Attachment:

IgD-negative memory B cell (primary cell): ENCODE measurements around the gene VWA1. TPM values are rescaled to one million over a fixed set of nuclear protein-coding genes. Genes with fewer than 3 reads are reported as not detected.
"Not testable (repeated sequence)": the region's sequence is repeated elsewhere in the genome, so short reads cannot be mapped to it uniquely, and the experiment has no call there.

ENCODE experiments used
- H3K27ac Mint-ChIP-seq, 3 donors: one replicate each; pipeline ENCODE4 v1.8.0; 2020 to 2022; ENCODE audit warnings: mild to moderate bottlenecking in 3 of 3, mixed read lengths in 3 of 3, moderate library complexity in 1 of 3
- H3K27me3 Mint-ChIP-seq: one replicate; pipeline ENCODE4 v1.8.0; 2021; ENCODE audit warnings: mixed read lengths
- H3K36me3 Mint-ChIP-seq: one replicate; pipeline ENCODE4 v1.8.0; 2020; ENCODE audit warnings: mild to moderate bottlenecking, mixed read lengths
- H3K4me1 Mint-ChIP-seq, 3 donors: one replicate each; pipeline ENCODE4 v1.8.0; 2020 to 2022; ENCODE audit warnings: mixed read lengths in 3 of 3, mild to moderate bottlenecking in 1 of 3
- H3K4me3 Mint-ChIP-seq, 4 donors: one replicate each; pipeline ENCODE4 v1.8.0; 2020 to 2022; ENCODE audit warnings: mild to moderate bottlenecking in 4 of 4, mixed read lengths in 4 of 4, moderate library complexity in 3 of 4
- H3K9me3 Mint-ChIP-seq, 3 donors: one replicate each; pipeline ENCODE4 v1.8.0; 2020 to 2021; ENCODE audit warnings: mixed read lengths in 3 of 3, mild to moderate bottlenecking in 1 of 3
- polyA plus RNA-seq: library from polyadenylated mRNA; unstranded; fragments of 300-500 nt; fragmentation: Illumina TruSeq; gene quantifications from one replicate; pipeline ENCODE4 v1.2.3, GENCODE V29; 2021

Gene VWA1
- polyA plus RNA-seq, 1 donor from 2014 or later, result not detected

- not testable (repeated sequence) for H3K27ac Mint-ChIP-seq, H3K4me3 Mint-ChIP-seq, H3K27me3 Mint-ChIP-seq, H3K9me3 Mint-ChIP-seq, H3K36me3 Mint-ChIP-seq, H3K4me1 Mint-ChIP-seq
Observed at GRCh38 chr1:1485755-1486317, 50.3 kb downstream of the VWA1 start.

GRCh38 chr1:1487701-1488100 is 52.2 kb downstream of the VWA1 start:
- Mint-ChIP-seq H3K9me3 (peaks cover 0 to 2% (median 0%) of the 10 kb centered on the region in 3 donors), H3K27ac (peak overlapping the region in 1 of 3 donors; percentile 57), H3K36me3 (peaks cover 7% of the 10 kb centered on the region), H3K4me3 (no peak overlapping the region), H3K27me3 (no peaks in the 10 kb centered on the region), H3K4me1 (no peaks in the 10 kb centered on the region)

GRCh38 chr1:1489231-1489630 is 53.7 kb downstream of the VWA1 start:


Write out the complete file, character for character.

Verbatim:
IgD-negative memory B cell (primary cell): ENCODE measurements around the gene VWA1. TPM values are rescaled to one million over a fixed set of nuclear protein-coding genes. Genes with fewer than 3 reads are reported as not detected.
"Not testable (repeated sequence)": the region's sequence is repeated elsewhere in the genome, so short reads cannot be mapped to it uniquely, and the experiment has no call there.

ENCODE experiments used
- H3K27ac Mint-ChIP-seq, 3 donors: one replicate each; pipeline ENCODE4 v1.8.0; 2020 to 2022; ENCODE audit warnings: mild to moderate bottlenecking in 3 of 3, mixed read lengths in 3 of 3, moderate library complexity in 1 of 3
- H3K27me3 Mint-ChIP-seq: one replicate; pipeline ENCODE4 v1.8.0; 2021; ENCODE audit warnings: mixed read lengths
- H3K36me3 Mint-ChIP-seq: one replicate; pipeline ENCODE4 v1.8.0; 2020; ENCODE audit warnings: mild to moderate bottlenecking, mixed read lengths
- H3K4me1 Mint-ChIP-seq, 3 donors: one replicate each; pipeline ENCODE4 v1.8.0; 2020 to 2022; ENCODE audit warnings: mixed read lengths in 3 of 3, mild to moderate bottlenecking in 1 of 3
- H3K4me3 Mint-ChIP-seq, 4 donors: one replicate each; pipeline ENCODE4 v1.8.0; 2020 to 2022; ENCODE audit warnings: mild to moderate bottlenecking in 4 of 4, mixed read lengths in 4 of 4, moderate library complexity in 3 of 4
- H3K9me3 Mint-ChIP-seq, 3 donors: one replicate each; pipeline ENCODE4 v1.8.0; 2020 to 2021; ENCODE audit warnings: mixed read lengths in 3 of 3, mild to moderate bottlenecking in 1 of 3
- polyA plus RNA-seq: library from polyadenylated mRNA; unstranded; fragments of 300-500 nt; fragmentation: Illumina TruSeq; gene quantifications from one replicate; pipeline ENCODE4 v1.2.3, GENCODE V29; 2021

Gene VWA1
- polyA plus RNA-seq, 1 donor from 2014 or later, result not detected

- not testable (repeated sequence) for H3K27ac Mint-ChIP-seq, H3K4me3 Mint-ChIP-seq, H3K27me3 Mint-ChIP-seq, H3K9me3 Mint-ChIP-seq, H3K36me3 Mint-ChIP-seq, H3K4me1 Mint-ChIP-seq
Observed at GRCh38 chr1:1485755-1486317, 50.3 kb downstream of the VWA1 start.

GRCh38 chr1:1487701-1488100 is 52.2 kb downstream of the VWA1 start:
- Mint-ChIP-seq H3K9me3 (peaks cover 0 to 2% (median 0%) of the 10 kb centered on the region in 3 donors), H3K27ac (peak overlapping the region in 1 of 3 donors; percentile 57), H3K36me3 (peaks cover 7% of the 10 kb centered on the region), H3K4me3 (no peak overlapping the region), H3K27me3 (no peaks in the 10 kb centered on the region), H3K4me1 (no peaks in the 10 kb centered on the region)

GRCh38 chr1:1489231-1489630 is 53.7 kb downstream of the VWA1 start: